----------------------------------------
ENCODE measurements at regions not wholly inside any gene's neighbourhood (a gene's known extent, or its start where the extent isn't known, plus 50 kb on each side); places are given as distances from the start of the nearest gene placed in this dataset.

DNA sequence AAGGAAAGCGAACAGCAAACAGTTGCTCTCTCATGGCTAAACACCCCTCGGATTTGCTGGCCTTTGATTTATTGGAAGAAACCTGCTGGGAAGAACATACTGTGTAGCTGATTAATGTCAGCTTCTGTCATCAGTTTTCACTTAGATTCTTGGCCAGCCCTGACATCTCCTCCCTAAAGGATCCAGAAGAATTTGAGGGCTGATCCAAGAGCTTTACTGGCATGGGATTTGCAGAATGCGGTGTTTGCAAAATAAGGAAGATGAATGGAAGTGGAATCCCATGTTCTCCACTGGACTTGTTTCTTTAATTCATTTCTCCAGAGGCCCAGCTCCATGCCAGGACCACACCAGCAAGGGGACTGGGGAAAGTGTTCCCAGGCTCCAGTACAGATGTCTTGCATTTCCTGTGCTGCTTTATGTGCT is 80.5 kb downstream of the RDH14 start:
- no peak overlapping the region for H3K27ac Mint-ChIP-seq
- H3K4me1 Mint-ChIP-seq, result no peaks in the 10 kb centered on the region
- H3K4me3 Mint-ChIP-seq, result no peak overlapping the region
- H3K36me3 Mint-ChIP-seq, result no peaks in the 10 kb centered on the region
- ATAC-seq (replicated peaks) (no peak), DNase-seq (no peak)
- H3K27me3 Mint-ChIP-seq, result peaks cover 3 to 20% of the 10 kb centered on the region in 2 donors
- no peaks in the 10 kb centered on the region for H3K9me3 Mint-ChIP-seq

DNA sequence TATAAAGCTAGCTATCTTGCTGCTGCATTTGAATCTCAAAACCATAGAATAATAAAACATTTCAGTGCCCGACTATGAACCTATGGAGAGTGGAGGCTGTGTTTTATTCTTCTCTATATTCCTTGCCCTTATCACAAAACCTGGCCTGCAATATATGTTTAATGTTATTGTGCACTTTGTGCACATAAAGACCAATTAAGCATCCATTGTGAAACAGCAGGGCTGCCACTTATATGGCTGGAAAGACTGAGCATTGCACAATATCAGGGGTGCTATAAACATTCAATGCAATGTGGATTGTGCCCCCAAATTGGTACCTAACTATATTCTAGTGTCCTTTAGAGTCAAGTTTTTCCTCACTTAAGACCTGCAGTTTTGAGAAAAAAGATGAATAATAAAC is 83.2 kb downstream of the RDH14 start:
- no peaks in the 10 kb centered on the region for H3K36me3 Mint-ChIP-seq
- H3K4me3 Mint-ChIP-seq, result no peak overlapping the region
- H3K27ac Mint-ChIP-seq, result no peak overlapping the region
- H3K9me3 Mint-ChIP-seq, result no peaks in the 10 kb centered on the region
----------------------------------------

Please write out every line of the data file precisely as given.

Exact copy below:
ENCODE measurements at regions not wholly inside any gene's neighbourhood (a gene's known extent, or its start where the extent isn't known, plus 50 kb on each side); places are given as distances from the start of the nearest gene placed in this dataset.

DNA sequence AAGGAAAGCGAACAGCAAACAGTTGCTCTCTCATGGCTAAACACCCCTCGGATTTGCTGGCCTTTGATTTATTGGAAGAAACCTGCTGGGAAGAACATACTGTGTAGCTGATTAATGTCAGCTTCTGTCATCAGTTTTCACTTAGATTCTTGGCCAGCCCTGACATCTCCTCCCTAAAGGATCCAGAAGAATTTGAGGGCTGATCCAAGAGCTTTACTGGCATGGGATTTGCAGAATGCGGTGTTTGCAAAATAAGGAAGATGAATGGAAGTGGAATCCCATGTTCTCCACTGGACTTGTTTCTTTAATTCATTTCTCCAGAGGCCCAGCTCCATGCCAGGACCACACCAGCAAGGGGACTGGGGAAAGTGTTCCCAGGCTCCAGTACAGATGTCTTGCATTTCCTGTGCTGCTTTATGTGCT is 80.5 kb downstream of the RDH14 start:
- no peak overlapping the region for H3K27ac Mint-ChIP-seq
- H3K4me1 Mint-ChIP-seq, result no peaks in the 10 kb centered on the region
- H3K4me3 Mint-ChIP-seq, result no peak overlapping the region
- H3K36me3 Mint-ChIP-seq, result no peaks in the 10 kb centered on the region
- ATAC-seq (replicated peaks) (no peak), DNase-seq (no peak)
- H3K27me3 Mint-ChIP-seq, result peaks cover 3 to 20% of the 10 kb centered on the region in 2 donors
- no peaks in the 10 kb centered on the region for H3K9me3 Mint-ChIP-seq

DNA sequence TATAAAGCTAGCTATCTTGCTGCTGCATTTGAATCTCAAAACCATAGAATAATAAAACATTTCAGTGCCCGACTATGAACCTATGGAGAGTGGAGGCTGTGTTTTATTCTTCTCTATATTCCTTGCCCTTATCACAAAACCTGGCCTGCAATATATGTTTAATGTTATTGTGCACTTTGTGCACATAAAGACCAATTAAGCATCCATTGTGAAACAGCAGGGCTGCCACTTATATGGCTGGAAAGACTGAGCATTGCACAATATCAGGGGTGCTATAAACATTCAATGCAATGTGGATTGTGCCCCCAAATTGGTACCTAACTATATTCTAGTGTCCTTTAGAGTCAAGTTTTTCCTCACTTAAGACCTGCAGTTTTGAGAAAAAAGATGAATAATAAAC is 83.2 kb downstream of the RDH14 start:
- no peaks in the 10 kb centered on the region for H3K36me3 Mint-ChIP-seq
- H3K4me3 Mint-ChIP-seq, result no peak overlapping the region
- H3K27ac Mint-ChIP-seq, result no peak overlapping the region
- H3K9me3 Mint-ChIP-seq, result no peaks in the 10 kb centered on the region